Dancing in the Street: Our 25 Favorite Motown Singles

Detroit's Motown Records will forever be important as both a hit factory and an African American-owned label that achieved massive mainstream success and influence. We select our 25 favorite singles from the "Sound of Young America".

Music

The Durutti Column's 'Vini Reilly' Is the Post-Punk's Band's Definitive Statement

Mancunian guitarist/texturalist Vini Reilly parlayed the momentum from his famous Morrissey collaboration into an essential, definitive statement for the Durutti Column.

Love in the Time of Coronavirus

What Will Come? COVID-19 and the Politics of Economic Depression

The financial crash of 2008-2010 reemphasized that traumatic economic shifts drive political change, so what might we imagine — or fear — will emerge from the COVID-19 depression?

Music

Datura4 Take Us Down the "West Coast Highway Cosmic" (premiere)

Australia's Datura4 deliver a highway anthem for a new generation with "West Coast Highway Cosmic". Take a trip without leaving the couch.

Music

Teddy Thompson Sings About Love on 'Heartbreaker Please'

Teddy Thompson's Heartbreaker Please raises one's spirits by accepting the end as a new beginning. He's re-joining the world and out looking for love.

Love in the Time of Coronavirus

Little Protests Everywhere

Wherever you are, let's invite our neighbors not to look away from police violence against African Americans and others. Let's encourage them not to forget about George Floyd and so many before him.

Music

Carey Mercer's New Band Soft Plastics Score Big with Debut '5 Dreams'

Two years after Frog Eyes dissolved, Carey Mercer is back with a new band, Soft Plastics. 5 Dreams and Mercer's surreal sense of incongruity should be welcomed with open arms and open ears.

Music

Sondre Lerche Rewards 'Patience' with Clever and Sophisticated Indie Pop

Patience joins its predecessors, Please and Pleasure, to form a loose trilogy that stands as the finest work of Sondre Lerche's career.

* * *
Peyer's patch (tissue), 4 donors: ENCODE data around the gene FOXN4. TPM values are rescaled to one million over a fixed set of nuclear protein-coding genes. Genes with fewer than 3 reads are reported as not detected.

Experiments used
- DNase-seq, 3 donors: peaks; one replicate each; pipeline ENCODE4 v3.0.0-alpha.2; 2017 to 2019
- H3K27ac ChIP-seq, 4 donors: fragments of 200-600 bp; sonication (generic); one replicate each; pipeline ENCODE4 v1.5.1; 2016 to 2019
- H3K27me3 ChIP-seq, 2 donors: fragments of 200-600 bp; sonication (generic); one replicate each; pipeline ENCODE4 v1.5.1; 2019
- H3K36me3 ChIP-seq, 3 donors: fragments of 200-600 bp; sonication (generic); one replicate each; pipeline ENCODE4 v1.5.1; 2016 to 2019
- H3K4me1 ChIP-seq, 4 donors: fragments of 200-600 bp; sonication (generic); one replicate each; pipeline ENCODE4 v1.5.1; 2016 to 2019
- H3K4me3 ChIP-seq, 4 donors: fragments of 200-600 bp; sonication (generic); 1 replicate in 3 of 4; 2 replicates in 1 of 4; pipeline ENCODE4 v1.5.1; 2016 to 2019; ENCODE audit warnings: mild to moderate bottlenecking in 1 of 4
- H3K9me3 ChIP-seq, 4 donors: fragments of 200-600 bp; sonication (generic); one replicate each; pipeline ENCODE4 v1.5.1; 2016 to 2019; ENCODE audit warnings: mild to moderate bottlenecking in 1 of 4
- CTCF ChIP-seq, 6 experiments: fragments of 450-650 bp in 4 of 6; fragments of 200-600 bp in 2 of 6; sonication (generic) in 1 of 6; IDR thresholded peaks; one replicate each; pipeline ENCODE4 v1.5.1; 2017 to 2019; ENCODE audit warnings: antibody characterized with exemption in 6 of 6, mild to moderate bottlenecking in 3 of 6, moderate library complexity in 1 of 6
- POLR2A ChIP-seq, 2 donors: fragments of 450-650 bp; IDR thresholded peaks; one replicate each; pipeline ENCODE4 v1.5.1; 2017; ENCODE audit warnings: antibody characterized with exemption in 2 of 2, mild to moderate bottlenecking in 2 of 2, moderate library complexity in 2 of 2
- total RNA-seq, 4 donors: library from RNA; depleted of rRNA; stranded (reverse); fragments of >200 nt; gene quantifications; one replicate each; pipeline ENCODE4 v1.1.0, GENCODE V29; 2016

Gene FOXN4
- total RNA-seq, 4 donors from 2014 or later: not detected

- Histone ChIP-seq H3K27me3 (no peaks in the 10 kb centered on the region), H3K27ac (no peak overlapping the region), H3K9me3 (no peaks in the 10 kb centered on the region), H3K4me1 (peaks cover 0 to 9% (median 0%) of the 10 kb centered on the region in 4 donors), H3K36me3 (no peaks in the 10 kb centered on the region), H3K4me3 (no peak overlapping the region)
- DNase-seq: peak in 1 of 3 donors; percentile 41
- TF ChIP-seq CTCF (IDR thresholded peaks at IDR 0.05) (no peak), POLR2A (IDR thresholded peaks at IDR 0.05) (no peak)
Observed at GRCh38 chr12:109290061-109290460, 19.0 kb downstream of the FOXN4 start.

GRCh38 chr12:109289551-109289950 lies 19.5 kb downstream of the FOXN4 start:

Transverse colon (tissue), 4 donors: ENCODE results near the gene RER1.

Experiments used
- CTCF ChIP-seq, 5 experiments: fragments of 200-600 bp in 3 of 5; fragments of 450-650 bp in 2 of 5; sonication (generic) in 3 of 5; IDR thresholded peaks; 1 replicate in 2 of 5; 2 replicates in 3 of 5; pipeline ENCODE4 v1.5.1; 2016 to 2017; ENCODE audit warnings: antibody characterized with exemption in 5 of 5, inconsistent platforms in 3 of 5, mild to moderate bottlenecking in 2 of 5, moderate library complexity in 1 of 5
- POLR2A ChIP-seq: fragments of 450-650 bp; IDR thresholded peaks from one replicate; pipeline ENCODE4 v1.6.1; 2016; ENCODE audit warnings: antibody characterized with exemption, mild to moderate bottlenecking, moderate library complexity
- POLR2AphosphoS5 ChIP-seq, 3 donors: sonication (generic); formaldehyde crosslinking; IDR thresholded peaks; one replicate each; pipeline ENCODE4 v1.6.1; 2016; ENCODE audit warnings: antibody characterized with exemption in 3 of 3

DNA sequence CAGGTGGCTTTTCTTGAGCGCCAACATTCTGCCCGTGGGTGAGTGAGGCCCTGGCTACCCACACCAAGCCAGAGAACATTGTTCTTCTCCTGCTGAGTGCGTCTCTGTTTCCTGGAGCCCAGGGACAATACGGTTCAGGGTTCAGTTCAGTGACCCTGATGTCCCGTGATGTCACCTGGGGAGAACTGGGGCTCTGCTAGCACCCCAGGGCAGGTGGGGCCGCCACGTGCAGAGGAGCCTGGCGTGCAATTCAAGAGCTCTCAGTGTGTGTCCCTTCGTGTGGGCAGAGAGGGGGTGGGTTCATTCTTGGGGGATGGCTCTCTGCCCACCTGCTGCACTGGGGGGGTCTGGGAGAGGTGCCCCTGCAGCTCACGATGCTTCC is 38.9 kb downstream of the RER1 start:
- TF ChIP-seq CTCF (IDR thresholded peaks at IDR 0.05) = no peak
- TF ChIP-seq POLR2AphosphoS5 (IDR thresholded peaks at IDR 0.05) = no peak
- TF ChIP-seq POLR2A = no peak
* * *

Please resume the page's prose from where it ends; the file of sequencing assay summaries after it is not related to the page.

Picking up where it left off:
Film

Ruben Fleischer's 'Venom' Has No Bite

Ruben Fleischer's toothless antihero film, Venom is like a blockbuster from 15 years earlier: one-dimensional, loose plot, inconsistent tone, and packaged in the least-offensive, most mass appeal way possible. Sigh.

Books

Cordelia Strube's 'Misconduct of the Heart' Palpitates with Dysfunction

Cordelia Strube's 11th novel, Misconduct of the Heart, depicts trauma survivors in a form that's compelling but difficult to digest.

Music

Reaching For the Vibe: Sonic Boom Fears for the Planet on 'All Things Being Equal'

Sonic Boom is Peter Kember, a veteran of 1980s indie space rockers Spacemen 3, as well as Spectrum, E.A.R., and a whole bunch of other fascinating stuff. On his first solo album in 30 years, he urges us all to take our foot off the gas pedal.

Film

Old British Films, Boring? Pshaw!

The passage of time tends to make old films more interesting, such as these seven films of the late '40s and '50s from British directors John Boulting, Carol Reed, David Lean, Anthony Kimmins, Charles Frend, Guy Hamilton, and Leslie Norman.

Reviews
Collapse Expand Reviews

Features
Collapse Expand Features
PM Picks
Collapse Expand Pm Picks

© 1999-2020 PopMatters.com. All rights reserved.
PopMatters is wholly independent, women-owned and operated.